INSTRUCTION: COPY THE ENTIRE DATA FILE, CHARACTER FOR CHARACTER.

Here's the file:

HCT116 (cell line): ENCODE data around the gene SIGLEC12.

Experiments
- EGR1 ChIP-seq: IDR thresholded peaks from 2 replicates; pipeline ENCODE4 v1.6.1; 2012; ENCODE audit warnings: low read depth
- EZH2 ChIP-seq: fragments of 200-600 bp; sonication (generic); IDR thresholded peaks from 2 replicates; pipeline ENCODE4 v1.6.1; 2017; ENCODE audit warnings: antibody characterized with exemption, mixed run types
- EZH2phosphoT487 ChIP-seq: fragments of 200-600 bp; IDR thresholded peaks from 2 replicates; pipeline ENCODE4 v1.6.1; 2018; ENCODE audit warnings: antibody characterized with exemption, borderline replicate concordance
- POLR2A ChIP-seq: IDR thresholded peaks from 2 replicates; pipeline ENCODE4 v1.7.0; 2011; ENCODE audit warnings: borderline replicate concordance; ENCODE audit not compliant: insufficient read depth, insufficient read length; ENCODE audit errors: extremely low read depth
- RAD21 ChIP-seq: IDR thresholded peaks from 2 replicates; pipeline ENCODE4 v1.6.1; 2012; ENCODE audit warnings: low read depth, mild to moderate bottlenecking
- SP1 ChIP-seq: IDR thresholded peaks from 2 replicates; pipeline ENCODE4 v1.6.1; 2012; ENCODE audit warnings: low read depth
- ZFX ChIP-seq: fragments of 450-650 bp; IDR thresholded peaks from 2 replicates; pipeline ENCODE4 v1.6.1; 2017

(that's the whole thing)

HCT116 (cell line): ENCODE data around the gene SIGLEC12.

Experiments
- EGR1 ChIP-seq: IDR thresholded peaks from 2 replicates; pipeline ENCODE4 v1.6.1; 2012; ENCODE audit warnings: low read depth
- EZH2 ChIP-seq: fragments of 200-600 bp; sonication (generic); IDR thresholded peaks from 2 replicates; pipeline ENCODE4 v1.6.1; 2017; ENCODE audit warnings: antibody characterized with exemption, mixed run types
- EZH2phosphoT487 ChIP-seq: fragments of 200-600 bp; IDR thresholded peaks from 2 replicates; pipeline ENCODE4 v1.6.1; 2018; ENCODE audit warnings: antibody characterized with exemption, borderline replicate concordance
- POLR2A ChIP-seq: IDR thresholded peaks from 2 replicates; pipeline ENCODE4 v1.7.0; 2011; ENCODE audit warnings: borderline replicate concordance; ENCODE audit not compliant: insufficient read depth, insufficient read length; ENCODE audit errors: extremely low read depth
- RAD21 ChIP-seq: IDR thresholded peaks from 2 replicates; pipeline ENCODE4 v1.6.1; 2012; ENCODE audit warnings: low read depth, mild to moderate bottlenecking
- SP1 ChIP-seq: IDR thresholded peaks from 2 replicates; pipeline ENCODE4 v1.6.1; 2012; ENCODE audit warnings: low read depth
- ZFX ChIP-seq: fragments of 450-650 bp; IDR thresholded peaks from 2 replicates; pipeline ENCODE4 v1.6.1; 2017